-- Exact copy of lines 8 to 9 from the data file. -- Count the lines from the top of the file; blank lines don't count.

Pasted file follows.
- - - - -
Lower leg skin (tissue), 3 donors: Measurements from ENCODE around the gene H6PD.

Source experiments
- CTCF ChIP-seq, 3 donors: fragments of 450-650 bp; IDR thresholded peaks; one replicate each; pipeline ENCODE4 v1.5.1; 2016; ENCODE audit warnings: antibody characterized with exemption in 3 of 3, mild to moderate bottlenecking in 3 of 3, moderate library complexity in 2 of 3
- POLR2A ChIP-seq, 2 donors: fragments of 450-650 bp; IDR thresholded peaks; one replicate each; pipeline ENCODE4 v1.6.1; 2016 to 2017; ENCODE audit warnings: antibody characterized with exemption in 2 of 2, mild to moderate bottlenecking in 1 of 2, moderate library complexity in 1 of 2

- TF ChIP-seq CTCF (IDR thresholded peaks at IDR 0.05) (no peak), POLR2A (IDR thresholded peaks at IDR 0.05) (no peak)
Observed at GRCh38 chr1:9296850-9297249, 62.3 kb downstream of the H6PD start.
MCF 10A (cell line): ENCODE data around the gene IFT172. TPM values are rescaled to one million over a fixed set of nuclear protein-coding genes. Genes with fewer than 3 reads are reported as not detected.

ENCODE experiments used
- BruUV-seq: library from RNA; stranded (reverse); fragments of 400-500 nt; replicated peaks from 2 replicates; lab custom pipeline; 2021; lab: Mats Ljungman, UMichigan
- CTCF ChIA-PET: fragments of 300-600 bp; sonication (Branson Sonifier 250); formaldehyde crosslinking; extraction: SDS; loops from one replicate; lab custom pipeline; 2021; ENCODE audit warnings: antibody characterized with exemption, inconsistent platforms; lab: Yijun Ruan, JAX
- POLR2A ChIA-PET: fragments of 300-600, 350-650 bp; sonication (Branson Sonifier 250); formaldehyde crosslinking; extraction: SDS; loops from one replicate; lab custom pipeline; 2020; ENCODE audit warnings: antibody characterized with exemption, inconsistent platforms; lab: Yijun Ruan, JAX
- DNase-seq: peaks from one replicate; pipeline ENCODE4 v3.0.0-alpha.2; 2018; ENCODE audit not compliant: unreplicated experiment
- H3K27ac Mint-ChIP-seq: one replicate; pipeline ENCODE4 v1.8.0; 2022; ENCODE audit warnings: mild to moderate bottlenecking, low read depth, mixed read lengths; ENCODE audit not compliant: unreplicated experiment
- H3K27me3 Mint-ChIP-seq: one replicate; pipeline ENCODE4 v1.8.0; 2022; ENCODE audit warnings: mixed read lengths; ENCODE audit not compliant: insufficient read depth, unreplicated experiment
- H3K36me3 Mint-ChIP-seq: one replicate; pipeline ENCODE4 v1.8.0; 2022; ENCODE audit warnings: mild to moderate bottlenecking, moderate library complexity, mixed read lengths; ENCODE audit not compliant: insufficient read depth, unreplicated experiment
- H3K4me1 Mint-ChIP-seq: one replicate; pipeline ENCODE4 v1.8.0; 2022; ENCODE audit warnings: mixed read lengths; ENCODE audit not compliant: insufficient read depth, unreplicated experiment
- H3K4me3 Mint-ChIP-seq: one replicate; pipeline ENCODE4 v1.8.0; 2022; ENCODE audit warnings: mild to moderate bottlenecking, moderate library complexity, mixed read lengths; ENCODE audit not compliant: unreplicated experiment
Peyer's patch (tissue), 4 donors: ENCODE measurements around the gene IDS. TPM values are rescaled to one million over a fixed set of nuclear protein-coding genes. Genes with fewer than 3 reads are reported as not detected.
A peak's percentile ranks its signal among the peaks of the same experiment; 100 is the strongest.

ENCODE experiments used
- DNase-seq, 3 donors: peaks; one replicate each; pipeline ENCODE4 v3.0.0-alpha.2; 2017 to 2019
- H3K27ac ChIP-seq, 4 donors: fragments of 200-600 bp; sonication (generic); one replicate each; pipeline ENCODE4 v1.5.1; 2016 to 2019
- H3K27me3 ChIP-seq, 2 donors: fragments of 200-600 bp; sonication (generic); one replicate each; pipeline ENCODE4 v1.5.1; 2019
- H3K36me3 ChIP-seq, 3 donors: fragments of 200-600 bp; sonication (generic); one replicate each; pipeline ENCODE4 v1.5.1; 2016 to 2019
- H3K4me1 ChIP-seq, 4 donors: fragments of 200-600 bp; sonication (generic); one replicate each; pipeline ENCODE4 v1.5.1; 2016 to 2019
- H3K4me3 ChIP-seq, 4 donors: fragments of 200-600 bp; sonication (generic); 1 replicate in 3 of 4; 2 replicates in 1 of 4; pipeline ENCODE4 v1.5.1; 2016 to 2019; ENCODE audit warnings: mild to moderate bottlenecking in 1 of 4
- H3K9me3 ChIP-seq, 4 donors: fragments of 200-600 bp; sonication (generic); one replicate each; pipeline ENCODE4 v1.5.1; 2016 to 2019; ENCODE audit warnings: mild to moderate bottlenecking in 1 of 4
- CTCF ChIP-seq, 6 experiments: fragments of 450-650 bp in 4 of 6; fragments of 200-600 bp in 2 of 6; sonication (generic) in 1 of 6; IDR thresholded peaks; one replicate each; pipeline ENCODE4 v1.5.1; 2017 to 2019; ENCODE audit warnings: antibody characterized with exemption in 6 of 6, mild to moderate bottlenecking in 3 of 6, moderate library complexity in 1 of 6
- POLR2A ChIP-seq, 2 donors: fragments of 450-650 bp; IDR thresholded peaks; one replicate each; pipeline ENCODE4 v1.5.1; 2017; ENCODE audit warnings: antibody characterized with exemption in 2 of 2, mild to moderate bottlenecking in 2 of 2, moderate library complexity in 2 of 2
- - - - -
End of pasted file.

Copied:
ENCODE experiments used
- BruUV-seq: library from RNA; stranded (reverse); fragments of 400-500 nt; replicated peaks from 2 replicates; lab custom pipeline; 2021; lab: Mats Ljungman, UMichigan